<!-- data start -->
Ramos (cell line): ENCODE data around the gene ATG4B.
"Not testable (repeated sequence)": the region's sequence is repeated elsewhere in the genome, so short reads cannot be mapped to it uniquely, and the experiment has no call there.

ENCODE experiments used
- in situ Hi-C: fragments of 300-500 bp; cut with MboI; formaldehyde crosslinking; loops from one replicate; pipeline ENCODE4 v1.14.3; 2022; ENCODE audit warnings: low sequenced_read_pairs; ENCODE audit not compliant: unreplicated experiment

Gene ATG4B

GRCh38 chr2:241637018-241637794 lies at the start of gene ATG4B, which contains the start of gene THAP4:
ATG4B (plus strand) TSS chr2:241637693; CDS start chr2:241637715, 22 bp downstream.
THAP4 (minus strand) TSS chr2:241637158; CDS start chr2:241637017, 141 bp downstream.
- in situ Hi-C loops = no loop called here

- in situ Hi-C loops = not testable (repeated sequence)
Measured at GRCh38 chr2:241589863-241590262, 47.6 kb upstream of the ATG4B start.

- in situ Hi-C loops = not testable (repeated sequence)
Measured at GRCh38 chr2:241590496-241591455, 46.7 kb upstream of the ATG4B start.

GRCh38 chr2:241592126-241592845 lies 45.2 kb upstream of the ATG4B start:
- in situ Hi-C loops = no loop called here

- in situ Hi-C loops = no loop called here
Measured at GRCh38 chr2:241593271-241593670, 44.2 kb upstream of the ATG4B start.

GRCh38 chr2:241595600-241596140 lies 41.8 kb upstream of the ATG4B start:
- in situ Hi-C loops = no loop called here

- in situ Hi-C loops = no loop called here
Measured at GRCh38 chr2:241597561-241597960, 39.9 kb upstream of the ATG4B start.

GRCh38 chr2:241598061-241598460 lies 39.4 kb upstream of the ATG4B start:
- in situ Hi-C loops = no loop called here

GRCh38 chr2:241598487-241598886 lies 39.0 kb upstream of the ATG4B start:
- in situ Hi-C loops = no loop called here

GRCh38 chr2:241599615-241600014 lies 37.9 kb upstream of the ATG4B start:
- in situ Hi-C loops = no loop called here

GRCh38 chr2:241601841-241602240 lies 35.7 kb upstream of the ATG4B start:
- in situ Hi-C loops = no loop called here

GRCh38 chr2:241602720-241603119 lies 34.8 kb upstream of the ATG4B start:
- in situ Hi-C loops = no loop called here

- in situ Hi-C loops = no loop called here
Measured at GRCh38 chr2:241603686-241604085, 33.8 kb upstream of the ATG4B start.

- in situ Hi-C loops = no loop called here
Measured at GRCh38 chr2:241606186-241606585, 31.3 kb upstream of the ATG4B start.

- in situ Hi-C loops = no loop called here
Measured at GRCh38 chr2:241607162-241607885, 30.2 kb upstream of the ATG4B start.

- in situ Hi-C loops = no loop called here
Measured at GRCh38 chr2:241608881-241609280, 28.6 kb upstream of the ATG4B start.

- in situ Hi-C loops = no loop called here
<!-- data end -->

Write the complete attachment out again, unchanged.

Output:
Ramos (cell line): ENCODE data around the gene ATG4B.
"Not testable (repeated sequence)": the region's sequence is repeated elsewhere in the genome, so short reads cannot be mapped to it uniquely, and the experiment has no call there.

ENCODE experiments used
- in situ Hi-C: fragments of 300-500 bp; cut with MboI; formaldehyde crosslinking; loops from one replicate; pipeline ENCODE4 v1.14.3; 2022; ENCODE audit warnings: low sequenced_read_pairs; ENCODE audit not compliant: unreplicated experiment

Gene ATG4B

GRCh38 chr2:241637018-241637794 lies at the start of gene ATG4B, which contains the start of gene THAP4:
ATG4B (plus strand) TSS chr2:241637693; CDS start chr2:241637715, 22 bp downstream.
THAP4 (minus strand) TSS chr2:241637158; CDS start chr2:241637017, 141 bp downstream.
- in situ Hi-C loops = no loop called here

- in situ Hi-C loops = not testable (repeated sequence)
Measured at GRCh38 chr2:241589863-241590262, 47.6 kb upstream of the ATG4B start.

- in situ Hi-C loops = not testable (repeated sequence)
Measured at GRCh38 chr2:241590496-241591455, 46.7 kb upstream of the ATG4B start.

GRCh38 chr2:241592126-241592845 lies 45.2 kb upstream of the ATG4B start:
- in situ Hi-C loops = no loop called here

- in situ Hi-C loops = no loop called here
Measured at GRCh38 chr2:241593271-241593670, 44.2 kb upstream of the ATG4B start.

GRCh38 chr2:241595600-241596140 lies 41.8 kb upstream of the ATG4B start:
- in situ Hi-C loops = no loop called here

- in situ Hi-C loops = no loop called here
Measured at GRCh38 chr2:241597561-241597960, 39.9 kb upstream of the ATG4B start.

GRCh38 chr2:241598061-241598460 lies 39.4 kb upstream of the ATG4B start:
- in situ Hi-C loops = no loop called here

GRCh38 chr2:241598487-241598886 lies 39.0 kb upstream of the ATG4B start:
- in situ Hi-C loops = no loop called here

GRCh38 chr2:241599615-241600014 lies 37.9 kb upstream of the ATG4B start:
- in situ Hi-C loops = no loop called here

GRCh38 chr2:241601841-241602240 lies 35.7 kb upstream of the ATG4B start:
- in situ Hi-C loops = no loop called here

GRCh38 chr2:241602720-241603119 lies 34.8 kb upstream of the ATG4B start:
- in situ Hi-C loops = no loop called here

- in situ Hi-C loops = no loop called here
Measured at GRCh38 chr2:241603686-241604085, 33.8 kb upstream of the ATG4B start.

- in situ Hi-C loops = no loop called here
Measured at GRCh38 chr2:241606186-241606585, 31.3 kb upstream of the ATG4B start.

- in situ Hi-C loops = no loop called here
Measured at GRCh38 chr2:241607162-241607885, 30.2 kb upstream of the ATG4B start.

- in situ Hi-C loops = no loop called here
Measured at GRCh38 chr2:241608881-241609280, 28.6 kb upstream of the ATG4B start.

- in situ Hi-C loops = no loop called here